If you live in New York long enough to sign a lease you become a social historian. It’s a benefit that they don’t mention with the laundry room and in-house super.
But knowing how to recognize the hidden gold in each New York tale requires a skilled eye, and this McDonagh has in spades. If there’s an art to telling a good story then New York City cab driver John McDonagh is already a master.
Condensing 30 plus years of activism and observation into one hour, McDonagh’s new show Cabtivist is a disarmingly funny and often biting slice of social commentary set from behind McDonagh’s wheel.
Directed by Kira Simring, Cabtivist’s New York is recognizably the one we all wanted to live in when we first arrived here. McDonagh’s main beat is the era of low rents and raucous parties. It’s filled with musicians, hookers and hoods.
It’s the city that never stops, dancing never mind sleeps. But it’s as lost to time now as Tara, or Atlantis.
McDonagh remembers it all, good and bad, and has thankfully lived to tell the tale, although he’s had more than his share of guns pointed in his ribs by junkies in search of a fix, or hoods in search of a fast buck.
“I’ve really being doing this show for about 35 years in the bars in the Bronx and Queens,” McDonagh tells the Irish Voice, “but this time it’s on stage and it’s a far more unique show than just a memoir of who I picked up one night.”
Understand, he’s no novice at this tale telling stuff. McDonagh, who’s also well-known as the host of the Saturday afternoon Irish radio show Radio Free Eireann on WBAI alongside Sandy Boyer and Eliza Butler, has been involved in many major reality shows and documentaries.
He taught BBC’s Top Gear’s Richard Hammond how to drive a New York cab. He even took Britain’s national treasure Stephen Fry on a riotous tour of the Mafia hotspots in Queens for Stephen Fry in America.
“I come from a section of Queens where all the families seem to have a club, the Gottis, the Gambinos, the Colombos. I brought him into some of the clubs to meet the boys. So you had this proper Englishman coming in and hearing about gambling and fixing horse races,” McDonagh recalls.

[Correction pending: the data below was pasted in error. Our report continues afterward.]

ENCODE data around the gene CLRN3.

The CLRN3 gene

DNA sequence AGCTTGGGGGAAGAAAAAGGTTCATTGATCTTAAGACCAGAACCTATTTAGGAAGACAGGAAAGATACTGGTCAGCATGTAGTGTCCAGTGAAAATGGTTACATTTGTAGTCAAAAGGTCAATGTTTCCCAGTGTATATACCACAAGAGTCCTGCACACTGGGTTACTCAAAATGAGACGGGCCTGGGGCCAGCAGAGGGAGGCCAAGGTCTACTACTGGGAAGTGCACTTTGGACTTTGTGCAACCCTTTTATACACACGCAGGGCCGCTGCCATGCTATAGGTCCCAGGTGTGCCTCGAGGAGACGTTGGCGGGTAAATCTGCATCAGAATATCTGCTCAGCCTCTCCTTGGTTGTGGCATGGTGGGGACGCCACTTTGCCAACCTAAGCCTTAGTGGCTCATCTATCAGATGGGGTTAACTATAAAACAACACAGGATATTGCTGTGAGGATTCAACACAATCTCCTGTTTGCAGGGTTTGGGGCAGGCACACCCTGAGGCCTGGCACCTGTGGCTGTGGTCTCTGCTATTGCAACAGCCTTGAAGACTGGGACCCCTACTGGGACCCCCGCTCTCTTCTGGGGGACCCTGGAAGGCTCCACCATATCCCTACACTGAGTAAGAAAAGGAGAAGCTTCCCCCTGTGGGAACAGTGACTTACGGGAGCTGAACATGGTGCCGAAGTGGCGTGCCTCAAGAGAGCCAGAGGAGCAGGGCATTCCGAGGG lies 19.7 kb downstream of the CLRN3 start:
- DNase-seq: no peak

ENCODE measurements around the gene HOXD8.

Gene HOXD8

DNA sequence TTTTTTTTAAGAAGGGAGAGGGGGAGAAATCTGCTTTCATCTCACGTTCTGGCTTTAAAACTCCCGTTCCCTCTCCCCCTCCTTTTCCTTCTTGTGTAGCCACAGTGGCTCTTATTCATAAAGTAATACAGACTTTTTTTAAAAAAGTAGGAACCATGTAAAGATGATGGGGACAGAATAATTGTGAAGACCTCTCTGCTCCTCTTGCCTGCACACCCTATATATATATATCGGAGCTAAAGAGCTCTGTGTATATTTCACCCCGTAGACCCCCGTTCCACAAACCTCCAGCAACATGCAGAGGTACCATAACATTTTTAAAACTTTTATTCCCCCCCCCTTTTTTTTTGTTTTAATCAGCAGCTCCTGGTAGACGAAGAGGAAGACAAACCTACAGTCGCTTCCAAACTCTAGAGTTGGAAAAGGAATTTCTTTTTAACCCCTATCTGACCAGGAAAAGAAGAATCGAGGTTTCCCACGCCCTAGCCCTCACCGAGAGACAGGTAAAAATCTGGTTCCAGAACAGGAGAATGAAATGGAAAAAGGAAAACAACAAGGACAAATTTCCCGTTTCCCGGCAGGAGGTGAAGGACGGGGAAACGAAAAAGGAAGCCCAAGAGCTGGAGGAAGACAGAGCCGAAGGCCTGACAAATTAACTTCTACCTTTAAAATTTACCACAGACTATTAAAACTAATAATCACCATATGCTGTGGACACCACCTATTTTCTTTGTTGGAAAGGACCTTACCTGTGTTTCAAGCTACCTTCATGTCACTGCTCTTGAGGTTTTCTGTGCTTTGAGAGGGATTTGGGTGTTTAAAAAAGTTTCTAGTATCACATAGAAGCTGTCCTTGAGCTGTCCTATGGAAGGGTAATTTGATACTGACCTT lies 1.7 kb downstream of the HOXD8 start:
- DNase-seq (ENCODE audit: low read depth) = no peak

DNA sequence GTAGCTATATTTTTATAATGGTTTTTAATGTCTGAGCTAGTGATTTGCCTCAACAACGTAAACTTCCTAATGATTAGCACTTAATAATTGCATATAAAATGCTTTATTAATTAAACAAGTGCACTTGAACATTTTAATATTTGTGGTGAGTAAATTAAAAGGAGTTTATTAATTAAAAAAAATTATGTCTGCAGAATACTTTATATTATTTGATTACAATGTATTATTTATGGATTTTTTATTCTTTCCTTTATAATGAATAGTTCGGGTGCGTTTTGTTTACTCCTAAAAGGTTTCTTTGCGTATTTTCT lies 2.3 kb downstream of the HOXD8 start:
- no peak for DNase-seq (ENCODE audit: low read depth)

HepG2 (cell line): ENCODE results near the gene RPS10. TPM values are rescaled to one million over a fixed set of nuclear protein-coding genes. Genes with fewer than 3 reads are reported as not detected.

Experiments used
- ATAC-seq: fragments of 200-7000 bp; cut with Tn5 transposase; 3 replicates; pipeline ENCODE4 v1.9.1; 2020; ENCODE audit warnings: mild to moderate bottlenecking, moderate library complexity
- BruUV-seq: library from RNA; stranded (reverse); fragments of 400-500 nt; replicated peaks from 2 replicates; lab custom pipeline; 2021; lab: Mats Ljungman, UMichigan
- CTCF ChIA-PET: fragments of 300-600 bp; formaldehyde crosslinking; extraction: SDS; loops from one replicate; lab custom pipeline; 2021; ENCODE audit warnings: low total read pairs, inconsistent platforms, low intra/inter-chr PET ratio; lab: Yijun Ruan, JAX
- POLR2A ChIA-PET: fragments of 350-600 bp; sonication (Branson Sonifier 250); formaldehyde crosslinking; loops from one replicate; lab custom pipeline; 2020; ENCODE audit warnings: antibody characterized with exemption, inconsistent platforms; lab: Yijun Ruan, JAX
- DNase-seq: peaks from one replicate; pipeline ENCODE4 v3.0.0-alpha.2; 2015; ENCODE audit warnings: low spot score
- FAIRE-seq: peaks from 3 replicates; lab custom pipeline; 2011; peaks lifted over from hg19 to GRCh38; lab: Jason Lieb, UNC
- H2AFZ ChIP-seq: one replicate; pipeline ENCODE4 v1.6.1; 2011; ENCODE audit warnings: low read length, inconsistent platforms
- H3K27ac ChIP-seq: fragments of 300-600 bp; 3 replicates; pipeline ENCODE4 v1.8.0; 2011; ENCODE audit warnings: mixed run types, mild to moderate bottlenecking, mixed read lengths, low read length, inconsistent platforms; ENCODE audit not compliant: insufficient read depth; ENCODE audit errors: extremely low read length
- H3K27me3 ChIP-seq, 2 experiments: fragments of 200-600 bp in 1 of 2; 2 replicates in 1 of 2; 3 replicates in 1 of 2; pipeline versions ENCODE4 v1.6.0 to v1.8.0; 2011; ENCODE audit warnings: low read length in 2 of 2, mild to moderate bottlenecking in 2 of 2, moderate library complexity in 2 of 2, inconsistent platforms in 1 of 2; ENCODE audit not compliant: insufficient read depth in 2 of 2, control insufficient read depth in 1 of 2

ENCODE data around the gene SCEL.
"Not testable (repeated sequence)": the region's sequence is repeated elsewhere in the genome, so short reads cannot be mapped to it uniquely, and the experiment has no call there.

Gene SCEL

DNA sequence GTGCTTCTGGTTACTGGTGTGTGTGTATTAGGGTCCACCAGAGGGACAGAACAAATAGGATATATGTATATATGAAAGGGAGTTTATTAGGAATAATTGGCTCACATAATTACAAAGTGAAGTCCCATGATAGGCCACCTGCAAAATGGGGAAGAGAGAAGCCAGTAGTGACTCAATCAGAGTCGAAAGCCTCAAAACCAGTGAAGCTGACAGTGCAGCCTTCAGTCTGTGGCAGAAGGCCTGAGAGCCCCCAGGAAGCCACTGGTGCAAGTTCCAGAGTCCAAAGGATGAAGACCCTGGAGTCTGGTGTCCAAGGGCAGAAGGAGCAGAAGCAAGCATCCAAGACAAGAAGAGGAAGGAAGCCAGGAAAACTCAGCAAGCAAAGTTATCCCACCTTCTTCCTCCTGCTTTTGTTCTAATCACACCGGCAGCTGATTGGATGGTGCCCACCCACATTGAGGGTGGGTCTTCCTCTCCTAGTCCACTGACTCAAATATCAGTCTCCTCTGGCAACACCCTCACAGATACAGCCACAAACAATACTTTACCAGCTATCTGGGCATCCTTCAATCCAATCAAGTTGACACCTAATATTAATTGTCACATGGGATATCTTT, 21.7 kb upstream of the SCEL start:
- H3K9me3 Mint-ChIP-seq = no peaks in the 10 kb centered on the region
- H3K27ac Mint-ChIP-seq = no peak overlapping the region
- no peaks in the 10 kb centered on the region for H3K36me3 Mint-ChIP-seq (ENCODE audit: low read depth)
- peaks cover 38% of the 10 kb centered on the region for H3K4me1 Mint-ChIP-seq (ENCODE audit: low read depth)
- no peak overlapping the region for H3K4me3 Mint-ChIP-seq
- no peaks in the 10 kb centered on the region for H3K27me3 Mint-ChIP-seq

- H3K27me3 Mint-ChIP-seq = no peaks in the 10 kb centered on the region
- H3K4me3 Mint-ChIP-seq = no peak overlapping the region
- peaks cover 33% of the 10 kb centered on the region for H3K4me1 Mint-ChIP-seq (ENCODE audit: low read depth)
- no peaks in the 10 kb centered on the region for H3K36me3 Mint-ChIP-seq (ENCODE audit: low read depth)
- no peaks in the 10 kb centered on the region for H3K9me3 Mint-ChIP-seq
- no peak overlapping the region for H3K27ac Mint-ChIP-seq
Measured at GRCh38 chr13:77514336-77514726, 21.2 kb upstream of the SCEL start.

A month before Fry arrived the club had been shot up in a mob hit. The bullet holes were still in the walls.
“The producers wanted me to reassure them he wouldn’t get shot and I said the guys who do that tend to sleep during the day. So the trick was to get the crew out to Queens early. Before these guys actually get up.”
Fry himself was as mystified he was being driven around by an Irish Republican who is an ardent critic of the peace process, as he was meeting the Mafia.
“New York has no such thing as underground anymore, as far as I can see. Manhattan has no more bodegas, there’s no parking lots or gas stations, and it’s lost its neighborhoods. It’s just all very wealthy people now. The last strongholds are parts of Brooklyn and Queens,” McDonagh said.
“At one time, someone got in my cab and wanted to go to Eighth Street and Avenue B, I would be frightened. It was known as the alphabet jungle and they would be going to a drug deal, not an art gallery.
“You would bring them down to an abandoned building and the guy would say to you, ‘Just wait a couple of minutes.’ That meant I was in the middle of a drug deal and this could go three ways. He rips off the dealer and I’m the getaway van. Or the dealer rips him off and I don’t get paid. Or the deal goes well and everyone gets paid.”
Those kinds of cabs rides don’t happen much in 2015. Now people are usually heading to an art gallery in that neighborhood. “On the Lower East Side the junkies used to do weird one step forward two steps back dances on the streets. Now the people down there bring yoga mats and do tai-chi.”
Has the city lost its mojo? “No one can afford to live here any more. It’s a city for the rich. Who’s going to be able to hang on, I don’t know.”
McDonagh is a well-known critic of the Northern Irish peace process and – as he makes clear in his show – that criticism has cost him dearly. So why does he persist?
“I just hate all the lies that Gerry Adams and Martin McGuinness are telling, particularly about never being in the IRA or backing away from what they were involved with,” says McDonagh.
“To think that their end result was that they were going to administrate British rule in Ireland, the struggle wasn’t worth it. I did an interview with commanding officer of the Belfast Brigade of the IRA Brendan Hughes and he said I wouldn’t have gotten out of bed if I’d known this would be the result. I feel the same way.”
After the success of the sold-out debut of Cabtivist last month, two more shows have been confirmed for the Cell Theatre, 338 West 23rd Street, for October 30 and November 16 at 7 p.m. For tickets, visit www.thecelltheatre.org.